This is another short book review as I catch up with writing about my reading. The Summer Before the War by Helen Simonson is one of my TBR books. It is her second novel and I enjoyed it so much more than her first book, Major Pettigrew’s Last Stand. It’s the summer of 1914, set in Rye in East Sussex when spinster Beatrice Nash arrived to teach Latin at the local grammar school. Her appointment was the result of Agatha Kent’s and Lady Emily Wheaton’s wish to have a female teacher as a Latin teacher.
This is really a book of two parts – the months before the outbreak of the First World War and then the events as the war got underway. It begins slowly with the first part describing the lazy, idyllic summer and in which all the characters are introduced. Although there is a clear distinction between the classes in society cracks are beginning to appear which will only widen as the century gets under way and the war acts as a catalyst for change..
But it really gets going in the second part when the young men sign up, including High and Daniel, Agatha’s nephews, and Snout one of Beatrice’s pupils. He was underage but his father, the local farrier, signed the papers agreeing he could enlist. Simonson doesn’t hold back on the horrific conditions under which the war took place and from a gentle beginning the book moves into a war novel, emotional and moving.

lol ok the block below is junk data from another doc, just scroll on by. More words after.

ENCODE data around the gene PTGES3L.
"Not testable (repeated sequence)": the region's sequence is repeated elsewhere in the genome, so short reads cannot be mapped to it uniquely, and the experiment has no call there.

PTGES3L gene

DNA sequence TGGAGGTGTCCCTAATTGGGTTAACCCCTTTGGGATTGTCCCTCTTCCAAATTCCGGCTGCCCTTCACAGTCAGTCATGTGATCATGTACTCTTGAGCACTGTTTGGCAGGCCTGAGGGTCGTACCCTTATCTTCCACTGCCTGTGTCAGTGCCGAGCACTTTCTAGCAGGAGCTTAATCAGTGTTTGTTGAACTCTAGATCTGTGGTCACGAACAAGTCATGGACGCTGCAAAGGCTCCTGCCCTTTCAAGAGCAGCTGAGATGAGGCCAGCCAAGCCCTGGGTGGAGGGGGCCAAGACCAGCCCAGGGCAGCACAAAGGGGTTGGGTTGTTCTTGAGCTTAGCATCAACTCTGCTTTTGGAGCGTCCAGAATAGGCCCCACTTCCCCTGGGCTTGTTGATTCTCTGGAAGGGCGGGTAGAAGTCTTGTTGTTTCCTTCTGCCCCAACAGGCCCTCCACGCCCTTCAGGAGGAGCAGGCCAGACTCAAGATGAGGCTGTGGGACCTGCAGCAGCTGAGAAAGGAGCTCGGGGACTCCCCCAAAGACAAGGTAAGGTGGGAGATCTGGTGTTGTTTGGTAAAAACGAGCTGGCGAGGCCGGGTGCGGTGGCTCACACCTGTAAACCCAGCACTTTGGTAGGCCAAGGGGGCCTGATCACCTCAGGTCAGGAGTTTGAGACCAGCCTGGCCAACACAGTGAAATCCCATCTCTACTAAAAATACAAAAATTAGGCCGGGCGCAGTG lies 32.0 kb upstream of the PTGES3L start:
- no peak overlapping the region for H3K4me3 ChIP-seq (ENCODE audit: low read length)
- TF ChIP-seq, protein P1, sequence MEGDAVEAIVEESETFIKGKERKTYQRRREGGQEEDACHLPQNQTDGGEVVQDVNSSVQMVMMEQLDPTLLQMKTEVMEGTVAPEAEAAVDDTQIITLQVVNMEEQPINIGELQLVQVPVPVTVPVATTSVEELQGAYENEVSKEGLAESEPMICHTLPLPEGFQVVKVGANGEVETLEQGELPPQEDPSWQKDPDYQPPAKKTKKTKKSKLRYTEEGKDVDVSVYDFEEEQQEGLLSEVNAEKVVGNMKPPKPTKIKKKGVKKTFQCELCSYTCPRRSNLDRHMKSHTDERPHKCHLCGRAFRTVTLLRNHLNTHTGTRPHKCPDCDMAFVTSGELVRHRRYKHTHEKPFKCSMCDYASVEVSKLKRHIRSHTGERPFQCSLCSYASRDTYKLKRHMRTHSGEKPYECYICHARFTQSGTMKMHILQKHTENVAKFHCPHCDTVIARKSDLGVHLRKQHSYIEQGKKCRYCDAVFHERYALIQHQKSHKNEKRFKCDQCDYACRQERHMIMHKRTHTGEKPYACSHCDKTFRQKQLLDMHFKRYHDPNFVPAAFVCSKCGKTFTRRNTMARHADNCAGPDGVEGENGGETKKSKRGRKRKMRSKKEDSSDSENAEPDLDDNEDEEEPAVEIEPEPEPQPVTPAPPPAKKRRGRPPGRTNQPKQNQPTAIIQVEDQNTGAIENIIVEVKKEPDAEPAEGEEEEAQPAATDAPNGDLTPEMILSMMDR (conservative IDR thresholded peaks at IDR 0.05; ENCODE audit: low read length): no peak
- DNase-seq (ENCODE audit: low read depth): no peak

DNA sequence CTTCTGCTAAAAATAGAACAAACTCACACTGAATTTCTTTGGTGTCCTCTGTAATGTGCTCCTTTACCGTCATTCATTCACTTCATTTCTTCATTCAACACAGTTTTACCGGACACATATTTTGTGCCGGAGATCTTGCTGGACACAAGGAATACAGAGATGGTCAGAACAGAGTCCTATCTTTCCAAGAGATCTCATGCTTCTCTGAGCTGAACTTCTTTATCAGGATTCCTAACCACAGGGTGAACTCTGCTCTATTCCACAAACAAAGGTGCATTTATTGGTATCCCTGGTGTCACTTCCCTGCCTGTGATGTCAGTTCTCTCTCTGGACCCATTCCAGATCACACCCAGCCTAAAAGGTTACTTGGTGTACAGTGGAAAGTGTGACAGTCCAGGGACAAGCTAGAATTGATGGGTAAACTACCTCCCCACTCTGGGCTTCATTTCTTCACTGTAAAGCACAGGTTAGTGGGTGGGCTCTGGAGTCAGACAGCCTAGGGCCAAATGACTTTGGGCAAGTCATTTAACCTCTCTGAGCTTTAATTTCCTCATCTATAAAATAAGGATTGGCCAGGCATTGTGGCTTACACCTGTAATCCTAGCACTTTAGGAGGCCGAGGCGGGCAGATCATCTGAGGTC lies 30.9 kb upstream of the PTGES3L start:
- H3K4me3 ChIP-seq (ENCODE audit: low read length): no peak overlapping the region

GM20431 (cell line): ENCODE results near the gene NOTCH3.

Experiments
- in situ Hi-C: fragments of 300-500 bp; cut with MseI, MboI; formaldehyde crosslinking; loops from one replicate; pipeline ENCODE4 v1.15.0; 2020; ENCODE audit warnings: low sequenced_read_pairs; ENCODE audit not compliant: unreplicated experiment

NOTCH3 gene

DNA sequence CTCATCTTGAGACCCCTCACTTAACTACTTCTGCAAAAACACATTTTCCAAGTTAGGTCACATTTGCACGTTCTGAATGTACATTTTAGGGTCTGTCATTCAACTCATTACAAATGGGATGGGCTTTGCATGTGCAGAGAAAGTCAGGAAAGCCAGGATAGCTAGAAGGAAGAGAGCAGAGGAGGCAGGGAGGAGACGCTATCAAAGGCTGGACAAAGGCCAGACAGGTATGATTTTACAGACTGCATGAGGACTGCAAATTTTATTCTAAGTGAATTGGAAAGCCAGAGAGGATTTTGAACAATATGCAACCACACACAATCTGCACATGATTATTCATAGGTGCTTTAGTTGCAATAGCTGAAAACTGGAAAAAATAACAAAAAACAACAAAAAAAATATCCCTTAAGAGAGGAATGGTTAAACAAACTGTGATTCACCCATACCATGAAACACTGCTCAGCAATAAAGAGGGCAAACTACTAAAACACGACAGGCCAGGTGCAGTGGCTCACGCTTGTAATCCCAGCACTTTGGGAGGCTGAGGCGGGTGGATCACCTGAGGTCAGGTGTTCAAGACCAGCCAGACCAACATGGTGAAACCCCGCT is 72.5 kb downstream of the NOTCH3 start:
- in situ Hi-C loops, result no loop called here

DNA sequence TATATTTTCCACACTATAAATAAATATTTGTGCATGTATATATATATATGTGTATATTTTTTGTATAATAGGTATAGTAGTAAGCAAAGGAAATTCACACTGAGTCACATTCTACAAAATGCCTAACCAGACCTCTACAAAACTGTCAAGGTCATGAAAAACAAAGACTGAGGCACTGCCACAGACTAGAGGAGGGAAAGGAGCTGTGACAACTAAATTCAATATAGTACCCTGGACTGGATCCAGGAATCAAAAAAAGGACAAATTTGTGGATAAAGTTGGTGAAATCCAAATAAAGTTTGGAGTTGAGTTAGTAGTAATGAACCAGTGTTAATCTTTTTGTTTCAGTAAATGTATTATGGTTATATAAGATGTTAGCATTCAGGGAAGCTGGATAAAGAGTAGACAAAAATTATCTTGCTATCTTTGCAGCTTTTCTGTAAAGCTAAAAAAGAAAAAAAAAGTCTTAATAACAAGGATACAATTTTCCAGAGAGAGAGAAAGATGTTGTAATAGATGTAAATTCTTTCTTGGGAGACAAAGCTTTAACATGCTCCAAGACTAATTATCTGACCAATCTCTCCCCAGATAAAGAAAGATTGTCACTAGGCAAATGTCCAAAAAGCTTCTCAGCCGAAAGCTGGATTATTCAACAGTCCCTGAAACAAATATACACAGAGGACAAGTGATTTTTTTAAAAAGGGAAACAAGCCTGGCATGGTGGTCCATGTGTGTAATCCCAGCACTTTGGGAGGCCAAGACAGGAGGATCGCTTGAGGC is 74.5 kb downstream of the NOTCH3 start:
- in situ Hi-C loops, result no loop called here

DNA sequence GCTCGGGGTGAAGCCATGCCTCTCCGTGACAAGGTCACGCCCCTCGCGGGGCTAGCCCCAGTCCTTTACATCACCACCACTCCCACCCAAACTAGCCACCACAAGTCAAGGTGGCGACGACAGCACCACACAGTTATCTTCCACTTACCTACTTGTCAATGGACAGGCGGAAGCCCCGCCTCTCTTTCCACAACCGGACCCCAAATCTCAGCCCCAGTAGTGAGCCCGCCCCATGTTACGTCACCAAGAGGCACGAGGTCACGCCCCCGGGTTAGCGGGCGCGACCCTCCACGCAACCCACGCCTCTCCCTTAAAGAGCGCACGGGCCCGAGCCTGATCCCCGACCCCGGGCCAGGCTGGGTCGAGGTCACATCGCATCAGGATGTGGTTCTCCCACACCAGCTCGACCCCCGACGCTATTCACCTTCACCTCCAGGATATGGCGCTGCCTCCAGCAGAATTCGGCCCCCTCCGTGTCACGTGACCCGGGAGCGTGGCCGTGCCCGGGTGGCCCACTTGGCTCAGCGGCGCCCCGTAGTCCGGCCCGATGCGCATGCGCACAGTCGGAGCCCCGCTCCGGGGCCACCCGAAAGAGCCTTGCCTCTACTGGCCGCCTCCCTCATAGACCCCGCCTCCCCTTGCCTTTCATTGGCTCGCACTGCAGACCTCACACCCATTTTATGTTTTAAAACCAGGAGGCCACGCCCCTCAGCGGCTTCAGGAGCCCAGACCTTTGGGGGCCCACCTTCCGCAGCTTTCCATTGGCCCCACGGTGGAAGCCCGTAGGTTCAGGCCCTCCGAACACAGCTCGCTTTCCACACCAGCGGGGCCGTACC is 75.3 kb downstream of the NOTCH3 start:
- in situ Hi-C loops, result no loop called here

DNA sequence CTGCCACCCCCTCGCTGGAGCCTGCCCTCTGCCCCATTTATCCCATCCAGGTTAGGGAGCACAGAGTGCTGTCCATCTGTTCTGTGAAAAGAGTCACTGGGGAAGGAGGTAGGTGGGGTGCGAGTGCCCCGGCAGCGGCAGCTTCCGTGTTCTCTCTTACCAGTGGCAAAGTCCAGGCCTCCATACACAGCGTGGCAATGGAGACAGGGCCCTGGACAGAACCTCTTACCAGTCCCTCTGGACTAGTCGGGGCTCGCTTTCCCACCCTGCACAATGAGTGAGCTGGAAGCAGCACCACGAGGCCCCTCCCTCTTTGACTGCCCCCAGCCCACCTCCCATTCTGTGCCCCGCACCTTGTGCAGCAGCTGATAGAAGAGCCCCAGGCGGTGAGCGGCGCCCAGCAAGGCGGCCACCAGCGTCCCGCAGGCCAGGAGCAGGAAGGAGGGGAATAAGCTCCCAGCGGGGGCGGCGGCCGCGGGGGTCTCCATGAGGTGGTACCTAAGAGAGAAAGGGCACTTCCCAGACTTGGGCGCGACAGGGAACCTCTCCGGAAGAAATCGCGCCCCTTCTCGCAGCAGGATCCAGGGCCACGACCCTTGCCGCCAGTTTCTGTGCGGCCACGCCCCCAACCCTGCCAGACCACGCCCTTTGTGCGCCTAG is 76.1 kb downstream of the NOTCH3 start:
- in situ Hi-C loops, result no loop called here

This book slots into the only reading challenge I’m doing this year – What’s in a Name 2018. It fits into two of the categories, The word ‘the’ used twice and A season. For the time being I’m putting it into the ‘season‘ category but may change that later if I read one of the other ‘season‘ books on my list.
- Format: Kindle Edition
- File Size: 1770 KB
- Print Length: 497 pages
- Publisher: Bloomsbury Publishing; 1 edition (24 Mar. 2016)
- Source: I bought the book
- My Rating: 4*